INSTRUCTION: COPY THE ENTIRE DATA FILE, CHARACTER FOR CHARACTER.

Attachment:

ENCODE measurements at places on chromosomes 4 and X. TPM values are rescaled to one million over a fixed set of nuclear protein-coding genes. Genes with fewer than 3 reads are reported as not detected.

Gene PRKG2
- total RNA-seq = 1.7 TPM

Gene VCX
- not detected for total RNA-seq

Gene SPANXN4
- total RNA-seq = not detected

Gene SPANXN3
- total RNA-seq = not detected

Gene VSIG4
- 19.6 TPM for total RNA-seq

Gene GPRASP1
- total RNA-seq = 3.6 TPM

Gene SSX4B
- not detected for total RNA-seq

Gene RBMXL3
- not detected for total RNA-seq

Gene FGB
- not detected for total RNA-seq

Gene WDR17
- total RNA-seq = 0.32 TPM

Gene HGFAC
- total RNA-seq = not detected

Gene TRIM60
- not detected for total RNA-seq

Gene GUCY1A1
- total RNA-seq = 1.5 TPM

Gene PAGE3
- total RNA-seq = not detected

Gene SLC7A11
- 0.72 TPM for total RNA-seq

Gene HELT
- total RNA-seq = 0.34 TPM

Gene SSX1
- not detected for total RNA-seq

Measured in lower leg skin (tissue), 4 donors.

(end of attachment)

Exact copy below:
ENCODE measurements at places on chromosomes 4 and X. TPM values are rescaled to one million over a fixed set of nuclear protein-coding genes. Genes with fewer than 3 reads are reported as not detected.

Gene PRKG2
- total RNA-seq = 1.7 TPM

Gene VCX
- not detected for total RNA-seq

Gene SPANXN4
- total RNA-seq = not detected

Gene SPANXN3
- total RNA-seq = not detected

Gene VSIG4
- 19.6 TPM for total RNA-seq

Gene GPRASP1
- total RNA-seq = 3.6 TPM

Gene SSX4B
- not detected for total RNA-seq

Gene RBMXL3
- not detected for total RNA-seq

Gene FGB
- not detected for total RNA-seq

Gene WDR17
- total RNA-seq = 0.32 TPM

Gene HGFAC
- total RNA-seq = not detected

Gene TRIM60
- not detected for total RNA-seq

Gene GUCY1A1
- total RNA-seq = 1.5 TPM

Gene PAGE3
- total RNA-seq = not detected

Gene SLC7A11
- 0.72 TPM for total RNA-seq

Gene HELT
- total RNA-seq = 0.34 TPM

Gene SSX1
- not detected for total RNA-seq

Measured in lower leg skin (tissue), 4 donors.